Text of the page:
Four years ago the county elections were a harbinger of doom for Gordon Brown. The Tories gained a massive 22 seats in the Red Rose County to sweep into power under the controversial Geoff Driver with a majority of 18. The Liberal Democrats, then untainted by decisions in government, also did well gaining 5 seats from Labour in Burnley alone.


It’s sad in many ways that Lancashire councillors will be very vulnerable to the national mood of the electorate. A good local track record cannot always save you from defeat. That may also be true for Cllr Driver who many feel has done a good job whilst ruffling a few feathers. But he’s been doing that since he was Chief Executive of Preston many years ago. He has been prepared to defy his own party clashing with Education Secretary Michael Gove over academy primary schools in the county.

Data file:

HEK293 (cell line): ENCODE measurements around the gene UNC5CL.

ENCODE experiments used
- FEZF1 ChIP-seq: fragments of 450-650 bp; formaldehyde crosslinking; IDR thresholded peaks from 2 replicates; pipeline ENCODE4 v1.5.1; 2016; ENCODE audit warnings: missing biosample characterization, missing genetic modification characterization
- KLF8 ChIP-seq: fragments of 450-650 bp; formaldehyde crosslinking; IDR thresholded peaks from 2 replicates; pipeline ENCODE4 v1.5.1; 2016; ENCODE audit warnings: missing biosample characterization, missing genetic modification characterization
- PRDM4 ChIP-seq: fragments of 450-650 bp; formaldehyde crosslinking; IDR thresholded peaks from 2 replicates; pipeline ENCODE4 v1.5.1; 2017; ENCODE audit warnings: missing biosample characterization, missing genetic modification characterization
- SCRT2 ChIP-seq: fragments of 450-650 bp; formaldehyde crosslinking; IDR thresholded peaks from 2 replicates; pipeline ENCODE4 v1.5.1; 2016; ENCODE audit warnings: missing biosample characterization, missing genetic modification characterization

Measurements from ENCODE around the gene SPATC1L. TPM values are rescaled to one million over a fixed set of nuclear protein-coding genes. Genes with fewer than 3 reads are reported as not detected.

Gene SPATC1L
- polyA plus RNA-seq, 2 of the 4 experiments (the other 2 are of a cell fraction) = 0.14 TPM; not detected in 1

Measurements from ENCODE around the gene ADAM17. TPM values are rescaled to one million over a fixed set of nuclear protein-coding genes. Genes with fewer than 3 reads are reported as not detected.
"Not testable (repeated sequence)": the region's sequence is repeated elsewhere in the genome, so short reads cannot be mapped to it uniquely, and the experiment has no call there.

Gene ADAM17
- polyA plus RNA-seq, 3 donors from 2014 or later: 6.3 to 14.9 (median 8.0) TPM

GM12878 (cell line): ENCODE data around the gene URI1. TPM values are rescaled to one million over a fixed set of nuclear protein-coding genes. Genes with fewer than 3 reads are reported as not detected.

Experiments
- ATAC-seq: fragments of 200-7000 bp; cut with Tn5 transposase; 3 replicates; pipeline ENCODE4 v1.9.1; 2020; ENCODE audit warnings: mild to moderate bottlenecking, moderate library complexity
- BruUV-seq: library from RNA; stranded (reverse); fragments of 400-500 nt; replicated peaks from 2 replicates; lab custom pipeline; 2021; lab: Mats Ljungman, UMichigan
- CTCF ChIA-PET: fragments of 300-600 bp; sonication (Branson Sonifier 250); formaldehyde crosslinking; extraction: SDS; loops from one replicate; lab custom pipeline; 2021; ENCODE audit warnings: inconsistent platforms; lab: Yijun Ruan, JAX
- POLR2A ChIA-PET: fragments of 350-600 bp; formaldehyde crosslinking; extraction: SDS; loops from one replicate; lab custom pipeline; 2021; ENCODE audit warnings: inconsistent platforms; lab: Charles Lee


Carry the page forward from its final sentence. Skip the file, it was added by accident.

Labour’s opinion poll lead has weakened recently and they lag the Tories when people are asked about economic competence. That said the Conservatives look set for the mid term blues as people facing benefit changes, no work or just a general squeeze on their living standards take it out on the Tories and their Lib Dem allies. Although that Lancashire Conservative majority of 18 looks secure, 14 wards are held by the party with majorities under 500.


Burnley will be the main battleground for the Liberal Democrats. On the back of their county success in 2009,Gordon Birtwhistle won the parliamentary seat a year later. If his local colleagues lose to Labour, his power base will be eroded.